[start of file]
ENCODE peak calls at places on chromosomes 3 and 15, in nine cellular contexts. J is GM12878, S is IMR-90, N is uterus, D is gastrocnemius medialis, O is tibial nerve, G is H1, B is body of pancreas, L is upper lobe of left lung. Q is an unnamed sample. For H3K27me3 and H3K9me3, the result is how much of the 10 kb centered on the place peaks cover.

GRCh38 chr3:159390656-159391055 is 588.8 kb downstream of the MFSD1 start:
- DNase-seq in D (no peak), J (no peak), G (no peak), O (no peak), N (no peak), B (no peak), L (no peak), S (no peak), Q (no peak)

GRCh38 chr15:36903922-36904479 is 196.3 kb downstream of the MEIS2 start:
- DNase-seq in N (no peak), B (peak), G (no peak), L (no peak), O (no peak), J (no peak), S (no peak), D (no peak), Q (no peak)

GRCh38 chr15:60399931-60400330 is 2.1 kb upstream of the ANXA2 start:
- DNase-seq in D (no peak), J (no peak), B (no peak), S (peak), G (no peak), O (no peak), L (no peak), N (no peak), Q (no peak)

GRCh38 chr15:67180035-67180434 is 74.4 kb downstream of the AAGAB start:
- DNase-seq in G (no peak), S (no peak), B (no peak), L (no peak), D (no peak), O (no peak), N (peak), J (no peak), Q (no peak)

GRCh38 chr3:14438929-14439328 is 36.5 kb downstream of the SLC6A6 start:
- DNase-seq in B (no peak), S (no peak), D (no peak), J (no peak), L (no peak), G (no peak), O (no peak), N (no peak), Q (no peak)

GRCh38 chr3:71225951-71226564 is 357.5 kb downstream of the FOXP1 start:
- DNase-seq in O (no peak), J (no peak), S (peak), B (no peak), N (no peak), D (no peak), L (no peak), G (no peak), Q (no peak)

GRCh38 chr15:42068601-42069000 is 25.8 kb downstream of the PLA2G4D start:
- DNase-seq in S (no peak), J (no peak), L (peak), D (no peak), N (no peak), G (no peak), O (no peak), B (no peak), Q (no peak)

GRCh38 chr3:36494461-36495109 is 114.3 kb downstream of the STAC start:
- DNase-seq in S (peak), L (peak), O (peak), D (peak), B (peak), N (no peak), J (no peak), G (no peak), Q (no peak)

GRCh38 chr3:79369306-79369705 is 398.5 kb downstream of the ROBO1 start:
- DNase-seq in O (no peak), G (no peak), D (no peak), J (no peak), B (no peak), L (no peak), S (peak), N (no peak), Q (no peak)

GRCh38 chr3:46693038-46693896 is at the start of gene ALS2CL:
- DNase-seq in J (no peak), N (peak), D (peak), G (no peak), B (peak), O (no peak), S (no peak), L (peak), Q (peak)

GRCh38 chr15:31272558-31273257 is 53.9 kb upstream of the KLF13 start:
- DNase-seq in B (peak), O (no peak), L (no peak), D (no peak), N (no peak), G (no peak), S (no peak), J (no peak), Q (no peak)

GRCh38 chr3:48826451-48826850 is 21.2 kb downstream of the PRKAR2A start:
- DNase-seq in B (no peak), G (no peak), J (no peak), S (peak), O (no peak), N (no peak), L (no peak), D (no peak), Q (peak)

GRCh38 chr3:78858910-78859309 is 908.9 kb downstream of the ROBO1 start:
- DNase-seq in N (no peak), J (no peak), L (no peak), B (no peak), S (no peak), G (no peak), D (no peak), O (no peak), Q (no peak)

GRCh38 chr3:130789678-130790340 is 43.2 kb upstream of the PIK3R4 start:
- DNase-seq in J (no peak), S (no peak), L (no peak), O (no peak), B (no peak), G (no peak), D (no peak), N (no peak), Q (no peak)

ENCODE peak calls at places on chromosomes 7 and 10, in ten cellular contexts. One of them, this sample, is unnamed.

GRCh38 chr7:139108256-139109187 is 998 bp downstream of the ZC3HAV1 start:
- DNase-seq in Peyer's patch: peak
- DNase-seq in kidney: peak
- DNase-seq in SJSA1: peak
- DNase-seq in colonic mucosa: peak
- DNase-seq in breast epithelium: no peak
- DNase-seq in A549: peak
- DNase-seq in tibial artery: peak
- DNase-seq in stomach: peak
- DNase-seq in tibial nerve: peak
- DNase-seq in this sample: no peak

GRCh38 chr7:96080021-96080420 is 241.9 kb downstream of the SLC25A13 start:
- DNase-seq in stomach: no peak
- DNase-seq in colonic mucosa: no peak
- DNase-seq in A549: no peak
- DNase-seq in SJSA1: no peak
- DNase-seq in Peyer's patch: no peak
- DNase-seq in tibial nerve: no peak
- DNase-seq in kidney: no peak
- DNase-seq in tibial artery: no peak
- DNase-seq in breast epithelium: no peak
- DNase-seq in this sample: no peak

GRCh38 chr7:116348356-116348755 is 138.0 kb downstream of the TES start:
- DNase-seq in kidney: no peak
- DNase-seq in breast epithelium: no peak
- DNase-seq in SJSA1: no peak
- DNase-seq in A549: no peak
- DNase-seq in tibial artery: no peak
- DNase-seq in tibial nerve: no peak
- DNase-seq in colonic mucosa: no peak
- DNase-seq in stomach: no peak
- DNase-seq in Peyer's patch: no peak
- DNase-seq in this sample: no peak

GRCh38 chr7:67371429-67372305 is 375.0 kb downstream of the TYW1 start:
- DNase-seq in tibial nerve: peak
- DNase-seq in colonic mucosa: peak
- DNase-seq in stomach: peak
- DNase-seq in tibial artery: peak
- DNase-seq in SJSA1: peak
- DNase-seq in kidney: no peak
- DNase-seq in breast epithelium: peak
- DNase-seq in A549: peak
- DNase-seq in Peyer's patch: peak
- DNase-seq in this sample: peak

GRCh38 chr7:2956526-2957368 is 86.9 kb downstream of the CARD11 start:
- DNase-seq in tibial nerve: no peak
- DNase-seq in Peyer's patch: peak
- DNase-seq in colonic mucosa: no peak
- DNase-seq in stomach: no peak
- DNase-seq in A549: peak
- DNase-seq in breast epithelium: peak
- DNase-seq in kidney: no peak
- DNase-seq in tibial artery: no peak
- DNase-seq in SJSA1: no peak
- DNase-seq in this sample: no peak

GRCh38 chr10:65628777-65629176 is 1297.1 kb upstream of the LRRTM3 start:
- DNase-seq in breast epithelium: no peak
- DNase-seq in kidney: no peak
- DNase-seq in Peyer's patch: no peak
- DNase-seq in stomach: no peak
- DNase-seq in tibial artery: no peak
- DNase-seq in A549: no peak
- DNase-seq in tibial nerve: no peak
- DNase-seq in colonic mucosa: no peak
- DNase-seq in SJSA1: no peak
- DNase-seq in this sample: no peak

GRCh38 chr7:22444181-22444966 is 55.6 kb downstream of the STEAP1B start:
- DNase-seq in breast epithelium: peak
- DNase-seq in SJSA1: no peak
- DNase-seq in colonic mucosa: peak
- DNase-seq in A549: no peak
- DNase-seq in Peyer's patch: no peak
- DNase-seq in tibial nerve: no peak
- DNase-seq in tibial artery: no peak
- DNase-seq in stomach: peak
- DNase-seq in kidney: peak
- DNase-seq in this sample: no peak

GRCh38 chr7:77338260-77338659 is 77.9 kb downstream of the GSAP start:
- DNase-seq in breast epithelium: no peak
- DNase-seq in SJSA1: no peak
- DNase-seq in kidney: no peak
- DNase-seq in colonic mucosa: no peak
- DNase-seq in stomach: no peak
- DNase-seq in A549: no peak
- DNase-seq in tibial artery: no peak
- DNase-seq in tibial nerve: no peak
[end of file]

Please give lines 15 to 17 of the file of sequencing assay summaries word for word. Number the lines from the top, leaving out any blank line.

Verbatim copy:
- DNase-seq in S (no peak), J (no peak), L (peak), D (no peak), N (no peak), G (no peak), O (no peak), B (no peak), Q (no peak)

GRCh38 chr3:36494461-36495109 is 114.3 kb downstream of the STAC start:
- DNase-seq in S (peak), L (peak), O (peak), D (peak), B (peak), N (no peak), J (no peak), G (no peak), Q (no peak)